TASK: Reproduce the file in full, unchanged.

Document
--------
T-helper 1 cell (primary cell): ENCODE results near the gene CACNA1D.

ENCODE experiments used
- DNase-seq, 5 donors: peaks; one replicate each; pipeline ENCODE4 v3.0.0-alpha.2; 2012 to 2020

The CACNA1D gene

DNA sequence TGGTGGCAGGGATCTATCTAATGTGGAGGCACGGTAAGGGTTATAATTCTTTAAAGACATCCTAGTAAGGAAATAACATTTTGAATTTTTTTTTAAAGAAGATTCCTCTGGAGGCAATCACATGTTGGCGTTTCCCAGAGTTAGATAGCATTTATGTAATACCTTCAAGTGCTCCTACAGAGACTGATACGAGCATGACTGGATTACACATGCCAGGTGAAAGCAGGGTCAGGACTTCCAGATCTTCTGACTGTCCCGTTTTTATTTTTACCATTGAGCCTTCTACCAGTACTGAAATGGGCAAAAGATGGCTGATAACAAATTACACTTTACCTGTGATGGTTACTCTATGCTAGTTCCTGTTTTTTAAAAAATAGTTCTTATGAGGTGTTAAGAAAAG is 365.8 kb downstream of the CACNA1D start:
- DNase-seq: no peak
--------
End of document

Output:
T-helper 1 cell (primary cell): ENCODE results near the gene CACNA1D.

ENCODE experiments used
- DNase-seq, 5 donors: peaks; one replicate each; pipeline ENCODE4 v3.0.0-alpha.2; 2012 to 2020

The CACNA1D gene

DNA sequence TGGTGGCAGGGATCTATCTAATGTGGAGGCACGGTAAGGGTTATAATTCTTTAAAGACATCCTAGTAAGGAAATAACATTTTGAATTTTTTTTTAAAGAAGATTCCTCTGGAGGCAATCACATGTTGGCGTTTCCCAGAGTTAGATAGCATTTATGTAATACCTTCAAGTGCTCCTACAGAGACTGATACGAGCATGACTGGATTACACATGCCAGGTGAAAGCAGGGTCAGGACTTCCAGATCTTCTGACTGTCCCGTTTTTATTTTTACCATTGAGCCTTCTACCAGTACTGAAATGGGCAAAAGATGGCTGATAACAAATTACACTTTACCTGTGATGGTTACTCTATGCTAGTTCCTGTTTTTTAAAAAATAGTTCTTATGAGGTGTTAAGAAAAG is 365.8 kb downstream of the CACNA1D start:
- DNase-seq: no peak